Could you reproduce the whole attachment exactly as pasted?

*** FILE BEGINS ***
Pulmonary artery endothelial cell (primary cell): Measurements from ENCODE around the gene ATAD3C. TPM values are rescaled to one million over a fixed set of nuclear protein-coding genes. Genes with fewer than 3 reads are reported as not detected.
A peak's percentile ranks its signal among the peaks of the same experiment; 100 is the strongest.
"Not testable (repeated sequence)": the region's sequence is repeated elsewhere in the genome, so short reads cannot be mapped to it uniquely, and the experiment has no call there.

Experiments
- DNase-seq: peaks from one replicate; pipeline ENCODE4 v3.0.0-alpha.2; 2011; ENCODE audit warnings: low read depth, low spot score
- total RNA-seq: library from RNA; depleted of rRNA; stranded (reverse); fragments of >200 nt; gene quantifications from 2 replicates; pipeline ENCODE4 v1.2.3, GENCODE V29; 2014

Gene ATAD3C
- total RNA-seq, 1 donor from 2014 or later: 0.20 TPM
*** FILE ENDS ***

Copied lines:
Pulmonary artery endothelial cell (primary cell): Measurements from ENCODE around the gene ATAD3C. TPM values are rescaled to one million over a fixed set of nuclear protein-coding genes. Genes with fewer than 3 reads are reported as not detected.
A peak's percentile ranks its signal among the peaks of the same experiment; 100 is the strongest.
"Not testable (repeated sequence)": the region's sequence is repeated elsewhere in the genome, so short reads cannot be mapped to it uniquely, and the experiment has no call there.

Experiments
- DNase-seq: peaks from one replicate; pipeline ENCODE4 v3.0.0-alpha.2; 2011; ENCODE audit warnings: low read depth, low spot score
- total RNA-seq: library from RNA; depleted of rRNA; stranded (reverse); fragments of >200 nt; gene quantifications from 2 replicates; pipeline ENCODE4 v1.2.3, GENCODE V29; 2014

Gene ATAD3C
- total RNA-seq, 1 donor from 2014 or later: 0.20 TPM